Responding to COVID-19 in the Democratic Republic of Congo
Antoine Lubobo | HarvestPlus DRC
October 13, 2020

After being heavily impacted by the negative effects of the COVID-19 pandemic and efforts to contain it, farming households in the east-southern provinces of the Democratic Republic of Congo (DRC) are fighting back and resuming their normal activities.

HarvestPlus DRC, in collaboration with partners, is striving to reach vulnerable communities with naturally nutritious biofortified crops and food products. After three months of disruption starting in March, HarvestPlus resumed activities that include variety selection, field days on demonstration plots, seed warehousing and marketing, and training and sensitization. In addition, farmers are being coached on integrated soil fertility management to raise awareness about the best agricultural technologies as well as available biofortified iron bean and vitamin A maize varieties. 

In May 2020, the process of variety selection was carried out in two locations in Tanganyika and four locations in South Kivu, with more than 600 participants including farmers, extension services, scientists, and local authorities. After harvesting, seed was collected from contracted farmers. Then it was processed and warehoused to ensure quality during storage until it was ready to be distributed to farmers, or marketed before planting season.     

In July 2020, a training workshop on seed agribusiness was organized with support from the programme integré de croissance agricole dans la region des grands lacs (PICAGL), which is funded by the World Bank, and through a project with Mercy Corps that is funded by the United States Agency for International Development (USAID). HarvestPlus is implementing the PICAGL work under agreements between the International Center for Tropical Agriculture (CIAT) and the International Institute for Tropical Agriculture (IITA) to promote biofortified maize and beans in Tanganyika and South Kivu Provinces. About 65 participants representing seed growers, cooperatives, NGOs, agro dealers, and food processors were trained on competitive seed enterprises or agribusiness. The main objective was to build their technical and managerial capacity in terms to help them to improve the quality of seed production and their marketing ability in competitive, informal, and formal seed systems.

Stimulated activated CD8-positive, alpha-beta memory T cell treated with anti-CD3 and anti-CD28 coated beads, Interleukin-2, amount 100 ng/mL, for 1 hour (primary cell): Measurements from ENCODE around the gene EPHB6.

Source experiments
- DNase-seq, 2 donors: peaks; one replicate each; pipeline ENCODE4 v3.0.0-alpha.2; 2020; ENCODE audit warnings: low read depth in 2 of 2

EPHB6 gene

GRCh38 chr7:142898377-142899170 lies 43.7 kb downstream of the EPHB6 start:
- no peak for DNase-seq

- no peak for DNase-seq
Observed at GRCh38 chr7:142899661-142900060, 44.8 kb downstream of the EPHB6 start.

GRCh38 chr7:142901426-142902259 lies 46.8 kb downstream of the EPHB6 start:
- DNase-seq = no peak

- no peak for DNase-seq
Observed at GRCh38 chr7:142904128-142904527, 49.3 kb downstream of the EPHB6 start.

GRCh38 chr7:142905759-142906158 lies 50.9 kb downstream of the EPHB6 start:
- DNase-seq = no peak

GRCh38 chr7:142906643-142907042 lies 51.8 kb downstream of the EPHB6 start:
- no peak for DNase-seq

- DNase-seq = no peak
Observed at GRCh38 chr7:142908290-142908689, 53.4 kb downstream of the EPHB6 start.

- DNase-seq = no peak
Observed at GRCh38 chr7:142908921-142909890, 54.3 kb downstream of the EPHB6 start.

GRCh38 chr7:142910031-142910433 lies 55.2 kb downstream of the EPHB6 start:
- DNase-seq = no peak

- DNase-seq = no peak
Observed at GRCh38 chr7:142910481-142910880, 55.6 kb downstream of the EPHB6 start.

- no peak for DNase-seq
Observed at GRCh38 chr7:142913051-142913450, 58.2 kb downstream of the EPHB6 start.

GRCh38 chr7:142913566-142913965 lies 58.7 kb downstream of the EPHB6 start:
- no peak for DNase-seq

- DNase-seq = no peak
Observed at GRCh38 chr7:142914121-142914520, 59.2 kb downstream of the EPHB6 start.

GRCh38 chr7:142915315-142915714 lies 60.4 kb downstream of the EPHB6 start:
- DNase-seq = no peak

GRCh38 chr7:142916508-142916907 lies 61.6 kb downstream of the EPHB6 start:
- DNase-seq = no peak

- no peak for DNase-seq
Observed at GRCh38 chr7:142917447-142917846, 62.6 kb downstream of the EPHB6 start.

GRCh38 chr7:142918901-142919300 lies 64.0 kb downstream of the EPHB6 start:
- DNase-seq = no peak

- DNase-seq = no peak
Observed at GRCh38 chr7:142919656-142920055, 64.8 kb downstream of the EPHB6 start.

The trainers included the HarvestPlus DRC country manager, a seed system speciliast from the Pan-African Bean Research Alliance (PABRA), the national coordinator of the National Seed Service (SENASEM), scientists from the National Institute of Agricultural Research and Studies (INERA), a manager of the Commercial Bank (BCDC), and a lawyer.

The main topics included technical and managerial skills for the seed business, national and international seed regulation procedures, seed marketing and promotion, access to land and financing, as well as competing in the market and counterfeiting.

Sensitization campaigns were organized successively in the Kabare, Idjwi, Kalehe, and Walungu Territories of South Kivu province, and more than 970 farming households were reached. The objective was to inform and sensitize both producers and consumers about the agronomic and nutritional value of vitamin A-biofortified maize and iron-biofortified bean seed and food products made from them. 

During these campaigns, farmers learned about different biofortified seed, processed and unprocessed foods products, and promotional materials.  This allowed farmers and consumers to buy seed or receive free samples of food products. More than 15,000 kilograms (kg) of biofortified bean seed and 4,000 kg of biofortified maize seed was sold directly to farmers. 

Makamba Kabara, the wife of a local leader (the Mwami Kabare), is leading an association of women farmers. She said, “Farmers are happy to access quality seed at affordable prices, at the right time and right next to their farms. They don’t have to put their safety at risk as this helps them avoid travel for long distances to sell their products or to buy seed as well as other products.”

These campaigns were organized in collaboration with the local government, traditional leaders, extension services, seed growers, property owners, farmers associations, and civil society.  

In addition to the sensitization campaigns, HarvestPlus and partners engaged three media channels: the official national radio and television of DRC (RTNC), the private Radio Maendeleo, and the community Gorilla Radio; and they are now broadcasting weekly programs about biofortified crops and food products available to communities. Through these channels, Harvestplus is reaching more than 384,000 people.  

Through public awareness campaigns, HarvestPlus also leverages the power of mass media and local icons, including music stars, to educate Congolese on micronutrient deficiencies and the benefits of biofortified cassava, maize, and beans. HarvestPlus aims to reach 4 million Congolese farming households with nutritious biofortified crops by 2022.

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